Magazine article Parks & Recreation

Ramping Up Senior Fitness

Magazine article Parks & Recreation

Ramping Up Senior Fitness

Article excerpt

Active older adults need programs and facilities designed with their needs in mind.

Perhaps your facility is planning to launch a senior-specific exercise program. Or maybe you'd like to infuse new life into existing services to ensure their continued success. Following are some suggestions on how to start or ramp up your senior fitness programming.

Offer Sound Activity Choices

Physical activity does not have to be conventional exercise to provide important physiological and psychosocial benefits. Good examples of effective programming include senior sports leagues and various types of dance, including ballroom dancing, square dancing, folk dancing and line dancing. Although a complete physical fitness program must include certain training components (cardiovascular endurance, muscular strength, flexibility and balance), any element lacking in a greatly enjoyed activity can be pursued separately.

Fitness for older adults can take one of many forms. Senior personal training is on the rise. Meanwhile certain forms of group exercise have been proven to be popular among older adults, including aquatic fitness classes, tai chi, gentle yoga (which takes special care not to overtax the joints), low-impact aerobic dance and fitness walking that can be performed indoors or out depending on terrain and climate variables.

One offering that may help to get sedentary seniors in your door is chairseated exercise classes. Other forms of exercise that have gained favor among older adults in recent years include balance training (sometimes referred to as fall prevention), circuit training (which can feature aerobics, muscle strengthening, or exercise modes) and senior-specific strength training.

The range of viable activity possibilities is broad. Develop programming consistent with the physical attributes of your location, your faculty's areas of expertise, and your clients' needs and preferences.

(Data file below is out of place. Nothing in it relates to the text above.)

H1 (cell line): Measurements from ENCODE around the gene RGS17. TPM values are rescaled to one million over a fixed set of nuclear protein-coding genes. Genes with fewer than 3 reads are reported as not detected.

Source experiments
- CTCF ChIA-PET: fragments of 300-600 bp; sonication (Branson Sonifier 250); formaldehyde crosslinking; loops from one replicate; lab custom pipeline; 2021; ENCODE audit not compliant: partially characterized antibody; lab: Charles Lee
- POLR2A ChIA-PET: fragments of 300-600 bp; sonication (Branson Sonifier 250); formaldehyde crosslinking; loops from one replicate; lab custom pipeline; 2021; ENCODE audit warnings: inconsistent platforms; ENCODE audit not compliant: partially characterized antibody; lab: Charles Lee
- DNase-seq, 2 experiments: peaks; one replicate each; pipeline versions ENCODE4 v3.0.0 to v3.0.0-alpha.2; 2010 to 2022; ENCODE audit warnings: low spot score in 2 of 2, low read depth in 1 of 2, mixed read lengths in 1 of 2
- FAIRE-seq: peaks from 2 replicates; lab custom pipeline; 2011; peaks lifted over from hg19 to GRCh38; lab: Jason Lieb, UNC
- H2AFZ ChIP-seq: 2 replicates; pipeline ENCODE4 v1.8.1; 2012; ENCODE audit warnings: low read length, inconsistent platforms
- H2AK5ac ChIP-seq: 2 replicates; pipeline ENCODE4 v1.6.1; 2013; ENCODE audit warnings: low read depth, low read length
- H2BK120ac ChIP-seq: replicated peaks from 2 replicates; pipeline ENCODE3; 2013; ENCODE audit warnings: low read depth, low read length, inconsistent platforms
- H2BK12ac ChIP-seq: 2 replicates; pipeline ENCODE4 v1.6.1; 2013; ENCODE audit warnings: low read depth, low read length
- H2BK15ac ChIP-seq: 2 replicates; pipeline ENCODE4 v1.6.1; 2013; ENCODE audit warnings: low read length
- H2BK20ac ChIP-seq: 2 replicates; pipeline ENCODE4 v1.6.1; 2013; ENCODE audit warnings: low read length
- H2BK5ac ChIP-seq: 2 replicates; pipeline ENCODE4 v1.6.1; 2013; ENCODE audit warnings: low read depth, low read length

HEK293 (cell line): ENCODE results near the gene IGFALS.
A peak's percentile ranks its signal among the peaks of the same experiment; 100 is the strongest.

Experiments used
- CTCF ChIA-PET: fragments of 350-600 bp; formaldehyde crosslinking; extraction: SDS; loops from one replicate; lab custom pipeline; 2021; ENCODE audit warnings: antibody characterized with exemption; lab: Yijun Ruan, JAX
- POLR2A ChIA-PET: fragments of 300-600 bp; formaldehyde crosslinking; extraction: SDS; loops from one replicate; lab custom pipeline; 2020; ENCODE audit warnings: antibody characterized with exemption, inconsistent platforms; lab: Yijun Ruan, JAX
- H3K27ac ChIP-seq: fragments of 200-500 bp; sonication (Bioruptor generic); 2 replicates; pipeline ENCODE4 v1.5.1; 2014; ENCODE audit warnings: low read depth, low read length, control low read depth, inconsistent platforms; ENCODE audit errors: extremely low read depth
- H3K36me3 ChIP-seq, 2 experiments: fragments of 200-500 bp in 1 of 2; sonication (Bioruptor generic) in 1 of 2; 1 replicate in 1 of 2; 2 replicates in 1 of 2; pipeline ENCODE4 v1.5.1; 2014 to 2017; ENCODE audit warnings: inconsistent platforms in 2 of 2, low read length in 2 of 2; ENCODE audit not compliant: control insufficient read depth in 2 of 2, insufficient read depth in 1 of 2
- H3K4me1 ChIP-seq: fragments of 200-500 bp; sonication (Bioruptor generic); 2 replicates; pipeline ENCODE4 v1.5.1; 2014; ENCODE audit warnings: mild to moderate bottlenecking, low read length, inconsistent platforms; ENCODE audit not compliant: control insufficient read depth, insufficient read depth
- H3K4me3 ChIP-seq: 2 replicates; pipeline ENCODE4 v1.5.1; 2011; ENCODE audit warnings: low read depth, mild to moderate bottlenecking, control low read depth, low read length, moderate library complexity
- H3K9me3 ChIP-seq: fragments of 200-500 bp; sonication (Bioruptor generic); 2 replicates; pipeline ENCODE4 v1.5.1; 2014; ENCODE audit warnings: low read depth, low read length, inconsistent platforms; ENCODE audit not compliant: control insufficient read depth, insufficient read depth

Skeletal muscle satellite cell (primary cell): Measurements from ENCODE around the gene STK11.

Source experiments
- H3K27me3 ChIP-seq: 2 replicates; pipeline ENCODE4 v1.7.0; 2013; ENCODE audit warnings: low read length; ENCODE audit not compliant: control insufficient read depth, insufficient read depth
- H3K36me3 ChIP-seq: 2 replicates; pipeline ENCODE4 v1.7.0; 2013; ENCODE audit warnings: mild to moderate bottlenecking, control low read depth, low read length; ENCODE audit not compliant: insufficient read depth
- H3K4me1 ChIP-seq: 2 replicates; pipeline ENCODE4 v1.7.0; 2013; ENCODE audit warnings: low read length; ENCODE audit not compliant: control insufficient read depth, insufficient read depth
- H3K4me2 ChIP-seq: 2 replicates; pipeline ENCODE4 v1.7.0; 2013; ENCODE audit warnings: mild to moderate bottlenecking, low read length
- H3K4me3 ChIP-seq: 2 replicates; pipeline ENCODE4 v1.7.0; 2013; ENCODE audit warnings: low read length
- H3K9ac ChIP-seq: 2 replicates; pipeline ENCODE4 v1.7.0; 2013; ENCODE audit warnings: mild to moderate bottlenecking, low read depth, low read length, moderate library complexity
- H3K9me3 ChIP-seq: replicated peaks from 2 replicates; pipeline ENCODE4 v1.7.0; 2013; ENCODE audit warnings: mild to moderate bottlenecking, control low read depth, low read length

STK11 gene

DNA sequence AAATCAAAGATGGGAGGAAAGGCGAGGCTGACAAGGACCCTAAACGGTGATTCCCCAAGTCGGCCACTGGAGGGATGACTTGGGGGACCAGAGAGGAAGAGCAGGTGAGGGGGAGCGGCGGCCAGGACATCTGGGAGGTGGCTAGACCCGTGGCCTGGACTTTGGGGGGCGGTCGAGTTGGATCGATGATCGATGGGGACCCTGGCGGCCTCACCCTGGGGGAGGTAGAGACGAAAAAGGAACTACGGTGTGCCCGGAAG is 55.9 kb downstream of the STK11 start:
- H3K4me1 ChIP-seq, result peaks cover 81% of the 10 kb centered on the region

Use the Right Stuff

Successful aerobic conditioning can be conducted without the use of any equipment and effective strength training can be achieved using inexpensive exercise accessories, such as dumbbells and resistance bands. Facilities with the budgets and space to do so may also elect to provide strength machines or endurance equipment like treadmills, steppers, and stationary cycles.

The American Senior Fitness Association recommends a few considerations to choose machinery well suited for use by senior clients:

Equipment selection should consider space constraints, weight limits on the workout floor, and the number of participants exercising at the same time. Too many machines crowded together can result can be an increased risk for stumbling or falling.

Exercise stations for seniors must safely and comfortably accommodate persons of different sizes and heights. Therefore, all of your exercise machines need to be fully adjustable to body size.

Regarding endurance equipment for seniors, timers are useful for preventing over-exertion. Immediate access to large, clearly visible stop burtons on motorized equipment must be available to both trainer and participant. Recumbent versions of certain aerobic machines are ideal for many seniors.

Guardrails may be needed for equipment on which clients must stand. Convenient, easy-to-secure safety belts and harnesses often prove indispensable to clients with balance problems. Equipment with turbines and flywheels should have protective guards to prevent fingers, hands or feet from getting caught.

Regarding strength training for seniors, it is essential to start low and go slow. Strength equipment should permit the client to start out with minimal resistance and increase it by small increments of 2.5 pounds or less. Variable-resistance machines will adjust intensity according to the degree of muscle contraction, providing optimal resistance throughout the movement.

Certain strength machines are liable to compel a senior exerciser to work beyond his or her safe range of motion. …

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